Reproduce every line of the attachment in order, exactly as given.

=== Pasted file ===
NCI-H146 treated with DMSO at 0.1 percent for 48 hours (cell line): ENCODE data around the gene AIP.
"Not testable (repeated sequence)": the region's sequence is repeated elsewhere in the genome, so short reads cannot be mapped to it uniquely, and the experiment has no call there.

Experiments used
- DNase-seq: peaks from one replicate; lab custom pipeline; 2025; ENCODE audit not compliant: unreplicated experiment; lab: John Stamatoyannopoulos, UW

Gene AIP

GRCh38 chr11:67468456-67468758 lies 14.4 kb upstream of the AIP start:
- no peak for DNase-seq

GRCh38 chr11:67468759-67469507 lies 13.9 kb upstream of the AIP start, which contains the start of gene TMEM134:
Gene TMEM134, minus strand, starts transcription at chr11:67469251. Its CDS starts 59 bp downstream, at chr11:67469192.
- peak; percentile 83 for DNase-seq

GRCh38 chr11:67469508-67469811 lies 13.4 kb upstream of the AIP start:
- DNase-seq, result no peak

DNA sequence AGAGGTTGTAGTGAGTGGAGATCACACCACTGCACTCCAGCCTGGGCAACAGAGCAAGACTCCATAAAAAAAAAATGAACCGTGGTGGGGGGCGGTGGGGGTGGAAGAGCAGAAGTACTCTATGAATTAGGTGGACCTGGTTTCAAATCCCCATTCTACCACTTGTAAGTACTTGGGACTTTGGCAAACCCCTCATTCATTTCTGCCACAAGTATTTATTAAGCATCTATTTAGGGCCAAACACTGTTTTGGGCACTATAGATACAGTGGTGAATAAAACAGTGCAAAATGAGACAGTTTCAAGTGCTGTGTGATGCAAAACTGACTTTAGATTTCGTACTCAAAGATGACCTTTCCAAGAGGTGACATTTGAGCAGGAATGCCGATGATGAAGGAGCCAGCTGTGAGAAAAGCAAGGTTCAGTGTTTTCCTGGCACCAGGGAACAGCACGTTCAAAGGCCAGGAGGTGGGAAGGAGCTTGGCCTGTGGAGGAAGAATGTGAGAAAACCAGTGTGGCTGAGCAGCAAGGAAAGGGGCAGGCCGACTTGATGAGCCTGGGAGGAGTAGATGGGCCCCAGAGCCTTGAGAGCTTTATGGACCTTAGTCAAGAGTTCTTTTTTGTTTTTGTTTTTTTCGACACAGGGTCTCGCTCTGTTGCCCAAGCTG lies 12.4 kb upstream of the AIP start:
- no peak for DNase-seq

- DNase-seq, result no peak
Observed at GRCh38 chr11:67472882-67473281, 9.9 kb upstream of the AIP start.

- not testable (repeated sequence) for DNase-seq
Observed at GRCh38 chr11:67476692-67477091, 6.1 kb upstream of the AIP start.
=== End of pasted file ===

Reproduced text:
NCI-H146 treated with DMSO at 0.1 percent for 48 hours (cell line): ENCODE data around the gene AIP.
"Not testable (repeated sequence)": the region's sequence is repeated elsewhere in the genome, so short reads cannot be mapped to it uniquely, and the experiment has no call there.

Experiments used
- DNase-seq: peaks from one replicate; lab custom pipeline; 2025; ENCODE audit not compliant: unreplicated experiment; lab: John Stamatoyannopoulos, UW

Gene AIP

GRCh38 chr11:67468456-67468758 lies 14.4 kb upstream of the AIP start:
- no peak for DNase-seq

GRCh38 chr11:67468759-67469507 lies 13.9 kb upstream of the AIP start, which contains the start of gene TMEM134:
Gene TMEM134, minus strand, starts transcription at chr11:67469251. Its CDS starts 59 bp downstream, at chr11:67469192.
- peak; percentile 83 for DNase-seq

GRCh38 chr11:67469508-67469811 lies 13.4 kb upstream of the AIP start:
- DNase-seq, result no peak

DNA sequence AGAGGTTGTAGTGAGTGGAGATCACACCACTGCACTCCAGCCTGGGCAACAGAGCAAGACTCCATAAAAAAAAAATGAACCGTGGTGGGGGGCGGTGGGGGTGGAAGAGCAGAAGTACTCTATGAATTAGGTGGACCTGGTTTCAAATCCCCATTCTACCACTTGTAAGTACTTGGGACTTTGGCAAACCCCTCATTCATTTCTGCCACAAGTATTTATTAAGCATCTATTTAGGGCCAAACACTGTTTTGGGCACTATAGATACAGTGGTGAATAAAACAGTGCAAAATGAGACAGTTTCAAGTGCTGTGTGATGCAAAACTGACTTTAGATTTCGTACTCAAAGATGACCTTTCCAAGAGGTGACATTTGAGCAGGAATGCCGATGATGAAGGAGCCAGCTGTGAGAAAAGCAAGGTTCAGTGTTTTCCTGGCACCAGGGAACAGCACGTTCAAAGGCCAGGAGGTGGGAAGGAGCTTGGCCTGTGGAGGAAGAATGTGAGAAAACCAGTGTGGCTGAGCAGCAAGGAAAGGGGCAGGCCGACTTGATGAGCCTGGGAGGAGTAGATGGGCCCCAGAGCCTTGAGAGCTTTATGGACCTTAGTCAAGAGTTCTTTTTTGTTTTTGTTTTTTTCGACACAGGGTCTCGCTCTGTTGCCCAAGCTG lies 12.4 kb upstream of the AIP start:
- no peak for DNase-seq

- DNase-seq, result no peak
Observed at GRCh38 chr11:67472882-67473281, 9.9 kb upstream of the AIP start.

- not testable (repeated sequence) for DNase-seq
Observed at GRCh38 chr11:67476692-67477091, 6.1 kb upstream of the AIP start.